There are five main behavior issues that I'm repeatedly called in to help resolve.
- The most common is the Aggressive Dog who bites people and other dogs, growls at, lunges at and generally scares the pants off humans and other dogs. He is unpredictable and does things seemingly without warning. He is the dog that drags his owner down the street when he sees another dog - intent only on killing that dog. He is also the dog that will attack the other dogs in the household when he is frustrated and releases that frustrated energy on the nearest target.
- Next is the Fearful, Timid or Shy Dog, the dog who is so fearful that she urinates every time a new thing comes in contact with her, especially new humans, but also new sights and sounds.
- Third is the Anxious Dog who can't seem to live without her owner being within reach at all times. This dog will destory your house when you are gone and jump all over you without stop, whining the whole time when you come home. This dog gets so excited about doing things with you - even something as simple as being allowed to be in your lap, that she shakes uncontrollably.
- Next is the Unfocused/Uncontrolled Dog, the dog who lies down when called or put on a leash, forcing you to drag him when he does not wish to listen . . . or even worse, he simply walks the other way and ignores you. He jumps on every one and probably counter surfs even while you are in the kitchen cooking.
- Last, but certainly not least, is the Hyperactive Dog who is so scatterbrained that she cannot focus at all. This dog is so hyper that she leaps from object to object trying to take it all in at once. This dog pulls so intensely on a walk that she has sores on her neck. Her owners are so embarrassed by her that she is no longer walked and is not able to be in the house when guests come over.
So which of these would be easiest to change?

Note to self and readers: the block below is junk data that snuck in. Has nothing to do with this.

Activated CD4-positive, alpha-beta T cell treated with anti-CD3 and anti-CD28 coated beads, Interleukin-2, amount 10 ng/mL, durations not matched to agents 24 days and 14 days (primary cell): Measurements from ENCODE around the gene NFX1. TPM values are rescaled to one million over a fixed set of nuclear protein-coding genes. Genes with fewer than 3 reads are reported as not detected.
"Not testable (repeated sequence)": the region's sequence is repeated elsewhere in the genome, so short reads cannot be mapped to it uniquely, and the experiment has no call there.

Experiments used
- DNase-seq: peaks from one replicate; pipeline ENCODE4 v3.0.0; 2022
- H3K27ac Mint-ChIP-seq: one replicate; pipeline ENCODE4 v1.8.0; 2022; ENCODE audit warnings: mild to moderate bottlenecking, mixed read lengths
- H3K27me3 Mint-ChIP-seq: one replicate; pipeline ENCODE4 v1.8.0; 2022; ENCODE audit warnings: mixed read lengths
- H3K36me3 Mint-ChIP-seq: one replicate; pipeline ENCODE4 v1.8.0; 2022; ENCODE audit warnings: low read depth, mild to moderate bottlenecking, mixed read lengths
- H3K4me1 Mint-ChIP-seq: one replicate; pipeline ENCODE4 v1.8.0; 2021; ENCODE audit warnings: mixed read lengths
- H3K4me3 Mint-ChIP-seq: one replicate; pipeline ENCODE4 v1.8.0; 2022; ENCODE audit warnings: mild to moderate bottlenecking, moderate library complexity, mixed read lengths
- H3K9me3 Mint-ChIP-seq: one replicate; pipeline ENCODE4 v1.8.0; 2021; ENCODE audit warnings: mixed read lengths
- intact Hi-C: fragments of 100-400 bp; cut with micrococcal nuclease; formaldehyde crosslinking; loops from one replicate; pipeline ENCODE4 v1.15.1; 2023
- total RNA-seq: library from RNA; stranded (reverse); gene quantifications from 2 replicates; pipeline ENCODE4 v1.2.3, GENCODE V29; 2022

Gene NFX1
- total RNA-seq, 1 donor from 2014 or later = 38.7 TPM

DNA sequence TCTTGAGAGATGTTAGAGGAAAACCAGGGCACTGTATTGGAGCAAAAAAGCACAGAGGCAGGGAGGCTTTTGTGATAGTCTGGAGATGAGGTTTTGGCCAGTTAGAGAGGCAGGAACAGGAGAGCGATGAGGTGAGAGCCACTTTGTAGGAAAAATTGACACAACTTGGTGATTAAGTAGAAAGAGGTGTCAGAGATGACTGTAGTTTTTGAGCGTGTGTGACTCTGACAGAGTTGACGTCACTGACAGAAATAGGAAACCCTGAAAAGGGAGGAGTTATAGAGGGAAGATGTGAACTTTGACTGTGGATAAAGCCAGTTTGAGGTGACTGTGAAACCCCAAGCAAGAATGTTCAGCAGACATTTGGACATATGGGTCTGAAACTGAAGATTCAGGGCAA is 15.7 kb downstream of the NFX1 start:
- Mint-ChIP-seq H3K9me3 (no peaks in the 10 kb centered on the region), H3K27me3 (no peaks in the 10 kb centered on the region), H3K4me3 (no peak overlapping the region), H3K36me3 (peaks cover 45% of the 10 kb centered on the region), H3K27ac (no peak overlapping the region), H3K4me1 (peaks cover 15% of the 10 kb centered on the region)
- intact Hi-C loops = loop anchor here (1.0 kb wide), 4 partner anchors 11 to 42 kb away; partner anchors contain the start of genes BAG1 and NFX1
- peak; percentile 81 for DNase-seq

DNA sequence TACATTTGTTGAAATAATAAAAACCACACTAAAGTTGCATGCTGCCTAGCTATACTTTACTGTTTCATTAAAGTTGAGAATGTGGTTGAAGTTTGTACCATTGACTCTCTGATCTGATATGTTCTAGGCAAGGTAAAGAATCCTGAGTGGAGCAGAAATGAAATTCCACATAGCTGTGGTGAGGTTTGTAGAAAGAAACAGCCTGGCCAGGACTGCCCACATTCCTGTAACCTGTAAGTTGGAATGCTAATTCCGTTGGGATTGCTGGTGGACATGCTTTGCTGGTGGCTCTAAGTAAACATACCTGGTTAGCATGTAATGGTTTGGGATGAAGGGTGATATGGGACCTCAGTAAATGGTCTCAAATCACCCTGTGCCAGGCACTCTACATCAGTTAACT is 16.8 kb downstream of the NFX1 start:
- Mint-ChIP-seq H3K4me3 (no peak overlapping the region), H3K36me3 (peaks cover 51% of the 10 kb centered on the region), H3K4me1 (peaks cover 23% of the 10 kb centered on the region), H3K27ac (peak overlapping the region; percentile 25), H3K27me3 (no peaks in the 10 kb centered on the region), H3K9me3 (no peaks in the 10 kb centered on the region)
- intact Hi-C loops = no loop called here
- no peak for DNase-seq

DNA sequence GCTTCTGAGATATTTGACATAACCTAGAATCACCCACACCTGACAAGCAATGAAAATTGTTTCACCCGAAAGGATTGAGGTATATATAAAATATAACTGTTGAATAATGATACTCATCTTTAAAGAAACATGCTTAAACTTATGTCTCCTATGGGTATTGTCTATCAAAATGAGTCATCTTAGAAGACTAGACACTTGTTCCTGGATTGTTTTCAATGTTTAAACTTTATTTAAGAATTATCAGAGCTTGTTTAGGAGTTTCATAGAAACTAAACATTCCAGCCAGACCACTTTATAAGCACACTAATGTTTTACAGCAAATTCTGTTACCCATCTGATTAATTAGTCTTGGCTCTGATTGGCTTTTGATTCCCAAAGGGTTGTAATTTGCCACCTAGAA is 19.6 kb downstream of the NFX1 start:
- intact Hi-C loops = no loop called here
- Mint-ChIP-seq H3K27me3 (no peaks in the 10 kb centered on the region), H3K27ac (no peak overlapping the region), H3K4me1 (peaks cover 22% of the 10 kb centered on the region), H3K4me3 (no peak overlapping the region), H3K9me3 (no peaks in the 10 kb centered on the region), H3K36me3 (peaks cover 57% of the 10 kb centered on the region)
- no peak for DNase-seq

Keep in mind, there are obstacles and a great deal of rehabilitation needed for each of them, but the easiest to resolve by far is the Aggressive Dog. You probably think I'm nuts! Most obedience professionals (and even some behavior consultants) believe aggressive dogs should be euthanized without a chance.
They believe that even one bite and the dog will never learn to co-exist with other dogs or humans. Most of my clients with aggressive dogs are totally flabergasted when in less then 3 hours they have a compliant, happy dog who does everything you tell him to.
If you hadn't guessed, most of the dogs people think are aggressive aren't even close. They bite a human by accident in play or manage to tear the ear of a playmate because they miscalculated, or they growled at the toddler because of a pulled tail. Just last night I visited three Great Pyranees who reportedly were at each others throats and one had actually gotten hurt. In less then an hour, they were all walking together and ignoring each other.
A truly aggressive dog is rare, despite what you see on TV, and even a truly aggressive dog resolves much faster then the other types of behavior issues. Most aggressive dogs have gotten aggressive because of fear. They learned that to chase the scary thing/person/dog away you can bite, growl really loud and show teeth.